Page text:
In Echoes and Reflections professional development programs, we use Ellis’s testimony to show what it was like for children when their world was turned upside down, when they were closed off from the world as they knew it, and everything changed. As Ellis says, “It was the beginning of the end.”
When I introduce Ellis to educators, the room always becomes completely silent as he begins to speak, and it often remains silent for a few minutes afterwards. In fact, it is always me who breaks the silence.
In Lesson 5: The “Final Solution,” Ellis describes in detail what it was like when he arrived at Auschwitz-Birkenau. His retelling is horrifying and painfully detailed. And, it does another very important thing; it allows us to compare and contrast his account with the account of Elie Weisel, in the excerpt from Night, which is also in Lesson 5. Comparing and contrasting is essential when examining primary sources. It allows students to piece together the experience without having been there.
I live in Ohio, and although I knew that Ellis lives in Cleveland, I had no idea that he lives around the corner from me. For years, I kept saying that one day I was going to find a way to track him down and meet him. When I finally asked a friend of mine, who is also a Holocaust survivor, if he knew Ellis he said, “Sure, he is my best friend!” He gave me Ellis’s phone number.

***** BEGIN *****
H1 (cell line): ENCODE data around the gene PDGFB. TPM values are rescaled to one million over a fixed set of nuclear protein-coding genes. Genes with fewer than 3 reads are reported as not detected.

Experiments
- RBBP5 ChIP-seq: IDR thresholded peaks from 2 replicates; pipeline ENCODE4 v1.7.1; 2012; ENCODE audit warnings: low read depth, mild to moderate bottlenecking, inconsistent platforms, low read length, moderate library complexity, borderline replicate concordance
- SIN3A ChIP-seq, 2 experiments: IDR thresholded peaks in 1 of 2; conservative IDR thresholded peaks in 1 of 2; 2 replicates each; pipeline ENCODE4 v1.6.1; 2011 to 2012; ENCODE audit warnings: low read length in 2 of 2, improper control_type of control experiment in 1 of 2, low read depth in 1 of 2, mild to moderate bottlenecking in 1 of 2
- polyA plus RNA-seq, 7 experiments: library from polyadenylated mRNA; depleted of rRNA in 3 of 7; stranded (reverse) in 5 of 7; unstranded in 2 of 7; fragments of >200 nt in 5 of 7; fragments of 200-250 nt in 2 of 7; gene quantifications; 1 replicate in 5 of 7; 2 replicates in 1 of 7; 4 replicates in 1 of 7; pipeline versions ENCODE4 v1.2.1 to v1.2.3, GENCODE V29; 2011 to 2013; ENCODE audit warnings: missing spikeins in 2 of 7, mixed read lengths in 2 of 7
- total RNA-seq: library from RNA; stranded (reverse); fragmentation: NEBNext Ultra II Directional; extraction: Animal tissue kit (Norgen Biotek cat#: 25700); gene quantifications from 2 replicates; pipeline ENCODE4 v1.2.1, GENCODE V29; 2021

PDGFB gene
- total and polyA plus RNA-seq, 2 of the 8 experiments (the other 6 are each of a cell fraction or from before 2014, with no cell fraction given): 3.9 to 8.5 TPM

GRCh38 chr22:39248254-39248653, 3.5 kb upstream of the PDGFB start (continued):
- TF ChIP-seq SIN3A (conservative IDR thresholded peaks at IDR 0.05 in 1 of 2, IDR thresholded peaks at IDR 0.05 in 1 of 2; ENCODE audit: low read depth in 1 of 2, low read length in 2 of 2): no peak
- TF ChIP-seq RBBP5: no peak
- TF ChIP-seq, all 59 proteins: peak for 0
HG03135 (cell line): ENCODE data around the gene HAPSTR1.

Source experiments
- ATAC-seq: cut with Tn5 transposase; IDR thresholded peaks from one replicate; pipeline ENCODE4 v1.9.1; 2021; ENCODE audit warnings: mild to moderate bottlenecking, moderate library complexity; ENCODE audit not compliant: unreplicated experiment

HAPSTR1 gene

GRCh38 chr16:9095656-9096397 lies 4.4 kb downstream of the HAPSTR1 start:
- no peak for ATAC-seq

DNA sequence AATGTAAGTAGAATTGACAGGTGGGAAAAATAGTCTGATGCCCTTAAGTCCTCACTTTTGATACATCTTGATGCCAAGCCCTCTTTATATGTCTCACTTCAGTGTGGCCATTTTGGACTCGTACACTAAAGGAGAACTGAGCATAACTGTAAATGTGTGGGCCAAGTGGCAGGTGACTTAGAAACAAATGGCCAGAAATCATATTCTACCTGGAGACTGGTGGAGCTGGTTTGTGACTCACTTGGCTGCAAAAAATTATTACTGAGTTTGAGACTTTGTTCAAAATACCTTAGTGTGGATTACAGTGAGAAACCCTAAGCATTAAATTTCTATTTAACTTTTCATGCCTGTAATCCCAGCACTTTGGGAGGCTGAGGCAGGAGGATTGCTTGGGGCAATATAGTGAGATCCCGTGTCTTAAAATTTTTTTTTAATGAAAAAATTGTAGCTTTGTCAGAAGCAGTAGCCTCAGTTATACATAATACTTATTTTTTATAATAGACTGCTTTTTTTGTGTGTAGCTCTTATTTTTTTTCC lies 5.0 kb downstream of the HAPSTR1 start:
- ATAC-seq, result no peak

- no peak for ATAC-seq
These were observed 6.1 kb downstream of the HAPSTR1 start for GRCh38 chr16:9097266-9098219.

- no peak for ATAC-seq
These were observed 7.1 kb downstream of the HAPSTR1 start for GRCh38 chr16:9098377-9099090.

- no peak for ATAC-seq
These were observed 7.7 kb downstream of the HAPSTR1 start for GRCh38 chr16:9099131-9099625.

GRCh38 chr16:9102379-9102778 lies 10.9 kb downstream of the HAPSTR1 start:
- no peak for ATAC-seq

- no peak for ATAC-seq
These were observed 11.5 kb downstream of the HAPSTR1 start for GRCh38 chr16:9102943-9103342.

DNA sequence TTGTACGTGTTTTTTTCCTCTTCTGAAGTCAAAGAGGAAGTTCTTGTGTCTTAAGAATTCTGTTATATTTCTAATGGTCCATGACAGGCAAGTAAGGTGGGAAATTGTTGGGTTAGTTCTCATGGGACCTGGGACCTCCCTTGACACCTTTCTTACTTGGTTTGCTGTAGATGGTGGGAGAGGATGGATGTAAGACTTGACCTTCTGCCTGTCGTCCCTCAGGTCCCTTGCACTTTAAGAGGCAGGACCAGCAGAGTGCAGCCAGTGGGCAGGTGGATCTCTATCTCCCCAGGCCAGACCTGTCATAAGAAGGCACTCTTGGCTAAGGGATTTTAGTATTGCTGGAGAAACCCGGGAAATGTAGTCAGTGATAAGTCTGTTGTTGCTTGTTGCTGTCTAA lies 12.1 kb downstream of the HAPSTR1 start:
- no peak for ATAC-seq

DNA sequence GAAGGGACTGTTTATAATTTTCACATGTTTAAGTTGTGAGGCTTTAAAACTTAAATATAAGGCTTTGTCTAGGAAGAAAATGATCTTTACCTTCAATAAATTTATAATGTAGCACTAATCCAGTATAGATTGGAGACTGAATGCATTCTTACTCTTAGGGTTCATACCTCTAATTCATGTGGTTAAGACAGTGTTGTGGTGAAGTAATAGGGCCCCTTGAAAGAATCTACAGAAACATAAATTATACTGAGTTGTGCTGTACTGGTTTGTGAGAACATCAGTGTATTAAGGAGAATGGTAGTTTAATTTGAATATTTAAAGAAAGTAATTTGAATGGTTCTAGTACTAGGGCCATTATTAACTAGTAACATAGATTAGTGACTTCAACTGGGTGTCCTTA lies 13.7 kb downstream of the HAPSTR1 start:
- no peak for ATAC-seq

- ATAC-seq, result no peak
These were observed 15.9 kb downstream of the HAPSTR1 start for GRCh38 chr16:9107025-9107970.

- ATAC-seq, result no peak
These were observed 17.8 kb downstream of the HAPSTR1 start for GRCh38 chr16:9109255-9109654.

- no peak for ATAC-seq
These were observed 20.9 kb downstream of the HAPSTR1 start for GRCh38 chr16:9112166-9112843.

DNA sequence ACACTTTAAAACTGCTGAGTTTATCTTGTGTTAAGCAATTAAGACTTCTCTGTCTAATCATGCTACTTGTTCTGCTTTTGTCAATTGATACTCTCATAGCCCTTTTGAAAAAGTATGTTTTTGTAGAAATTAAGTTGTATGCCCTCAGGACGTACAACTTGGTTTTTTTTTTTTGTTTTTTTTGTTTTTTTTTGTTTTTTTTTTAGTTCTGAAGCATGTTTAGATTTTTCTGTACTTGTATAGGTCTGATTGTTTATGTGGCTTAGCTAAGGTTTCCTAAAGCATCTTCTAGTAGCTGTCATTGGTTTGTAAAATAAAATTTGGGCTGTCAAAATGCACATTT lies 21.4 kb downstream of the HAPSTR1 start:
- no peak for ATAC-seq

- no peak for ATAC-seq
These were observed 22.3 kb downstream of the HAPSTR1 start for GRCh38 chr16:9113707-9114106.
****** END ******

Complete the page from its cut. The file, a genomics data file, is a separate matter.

The first time I called and got Ellis’s voicemail, I cried. All he said was something like, “This is Ellis Lewin. I am not here. Please leave a message.” But that voice. There it was, the same voice I had been listening to for years. I will never forget the moment Ellis called me back and his name popped up on my caller ID. For a minute I was paralyzed, star struck, even. I answered and we spoke for a while. We made arrangements for him to come speak to a group of teachers.
Though Ellis knows what Echoes and Reflection is, I was never sure that he realized what an important part he plays for educators and their students as they study the Holocaust. Ellis is very proud of the testimony he gave to USC Shoah Foundation, and also of his ability to speak to students about his experience. I knew he would be so happy to see that he is helping students understand what happened and helping them think about their own responsibilities and choices in the world.
It has been such a pleasure getting to know Ellis. He is smart, funny, and incredibly charming. He understands Holocaust education on a very deep level and grasps the pedagogy in an incredible way, particularly for a non-educator.
Family is an important part of Ellis’ life and they are invested in having his story told. They often join him when he speaks about his experiences and his daughter made a short video that they use before his talks at schools. In 2016, Ellis and his wife celebrated their 60th wedding anniversary.
As we move farther and farther away from the actual events of the Shoah, it becomes increasingly difficult and yet even more important to remember that the Holocaust happened in modern times, in one of the most enlightened countries in all of Europe, and to a group of people who were targets, not because of something they did or didn’t do, but because of their religion. Taking time to remember the victims of the Holocaust and to think about what the world lost is important because we need to honor their memory.